This article was paid for by Abbott and created by the AOL editorial team.
It's a fact: Your body changes as you age. No matter how fit you are or how well you eat, as you get older, muscle mass inevitably decreases while body fat takes over. It's a "gradual loss," deemed sarcopenia, that can occur even before some turn 50.
That also means that your nutritional needs change as you age as to make up for the loss in muscle mass. The recommended dietary allowance (RDA) for protein is 0.8 grams of protein per kilogram of body weight for adults. And according to a study led by Il-Young Kim and previously reported by US News, the majority of "older adults" actually require around 1.8 grams of protein per kilogram of body mass every single day.
But recent research has revealed that nearly 1 in 3 adults over the age of 50 are still not consuming the amount of protein their bodies require daily. However, there are more than enough ways to get an extra protein push out of your meals and ensure you're hitting those nutritional marks.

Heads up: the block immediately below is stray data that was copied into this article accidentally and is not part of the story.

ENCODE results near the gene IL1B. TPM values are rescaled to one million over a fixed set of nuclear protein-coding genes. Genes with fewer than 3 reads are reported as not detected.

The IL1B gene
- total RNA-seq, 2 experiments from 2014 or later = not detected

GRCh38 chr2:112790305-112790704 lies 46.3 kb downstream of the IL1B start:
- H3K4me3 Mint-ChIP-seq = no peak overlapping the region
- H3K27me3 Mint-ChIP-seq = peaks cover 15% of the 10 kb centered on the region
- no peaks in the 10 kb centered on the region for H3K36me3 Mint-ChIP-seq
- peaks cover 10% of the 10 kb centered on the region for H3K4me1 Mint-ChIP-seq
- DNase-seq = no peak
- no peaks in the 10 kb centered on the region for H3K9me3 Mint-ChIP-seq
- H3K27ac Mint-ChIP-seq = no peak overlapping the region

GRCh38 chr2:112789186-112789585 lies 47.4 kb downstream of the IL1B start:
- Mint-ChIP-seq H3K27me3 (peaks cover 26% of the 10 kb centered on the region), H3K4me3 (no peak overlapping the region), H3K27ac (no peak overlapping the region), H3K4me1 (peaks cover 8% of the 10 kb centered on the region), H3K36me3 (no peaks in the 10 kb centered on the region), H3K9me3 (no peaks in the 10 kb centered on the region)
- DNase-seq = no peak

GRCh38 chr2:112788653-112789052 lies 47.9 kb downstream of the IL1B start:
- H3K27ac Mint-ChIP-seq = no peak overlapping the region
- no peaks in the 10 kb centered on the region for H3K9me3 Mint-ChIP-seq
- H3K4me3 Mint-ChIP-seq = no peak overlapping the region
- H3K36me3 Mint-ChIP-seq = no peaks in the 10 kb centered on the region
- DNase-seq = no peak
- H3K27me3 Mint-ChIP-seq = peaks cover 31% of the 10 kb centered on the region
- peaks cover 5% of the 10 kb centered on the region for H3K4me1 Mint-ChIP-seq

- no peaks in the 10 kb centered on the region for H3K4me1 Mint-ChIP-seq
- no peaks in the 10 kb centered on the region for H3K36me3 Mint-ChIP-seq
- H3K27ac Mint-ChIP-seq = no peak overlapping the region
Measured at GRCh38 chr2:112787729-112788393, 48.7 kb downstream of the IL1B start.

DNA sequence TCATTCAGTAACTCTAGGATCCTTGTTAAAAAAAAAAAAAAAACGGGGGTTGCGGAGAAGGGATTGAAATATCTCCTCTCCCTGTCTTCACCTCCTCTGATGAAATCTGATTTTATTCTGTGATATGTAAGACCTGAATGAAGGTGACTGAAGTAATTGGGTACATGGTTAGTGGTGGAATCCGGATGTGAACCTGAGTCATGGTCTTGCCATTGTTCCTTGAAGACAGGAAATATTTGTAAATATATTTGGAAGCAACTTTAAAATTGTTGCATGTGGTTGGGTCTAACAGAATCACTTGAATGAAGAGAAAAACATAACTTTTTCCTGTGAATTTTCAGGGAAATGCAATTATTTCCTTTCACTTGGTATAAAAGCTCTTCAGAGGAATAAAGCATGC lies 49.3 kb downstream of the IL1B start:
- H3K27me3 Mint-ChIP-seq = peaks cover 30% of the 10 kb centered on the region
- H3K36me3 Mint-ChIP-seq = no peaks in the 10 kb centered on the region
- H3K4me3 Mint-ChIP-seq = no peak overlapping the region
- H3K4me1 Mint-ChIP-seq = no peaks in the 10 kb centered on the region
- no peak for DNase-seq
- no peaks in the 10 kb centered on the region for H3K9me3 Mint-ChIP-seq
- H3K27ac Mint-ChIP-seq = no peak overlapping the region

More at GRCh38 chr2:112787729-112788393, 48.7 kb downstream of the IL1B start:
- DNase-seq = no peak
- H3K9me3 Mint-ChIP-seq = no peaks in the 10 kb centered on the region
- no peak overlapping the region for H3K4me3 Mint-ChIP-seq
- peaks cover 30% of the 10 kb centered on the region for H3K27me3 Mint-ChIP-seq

Swap regular yogurt for Greek yogurt. 1 serving of Greek yogurt can have anywhere from 15 to 20 grams of protein.
Add peanut butter to fruit, which can average around 8 grams of protein on only 2 tablespoons.
Choose lean ground beef for more protein. 3 ounces of beef is packed with 22 grams of protein.
Keep high-protein nuts like peanuts, almonds and pistachios handy for when you get hungry. 30 almonds can have as much as 7.6 grams of protein.
Mix in seeds like hemp, chia or flaxseeds to your meals.
Opt for fish such as salmon, trout or tuna. One 6 ounce serving of tuna has 50 grams of protein.
You can find more ways to add protein to your diet here.
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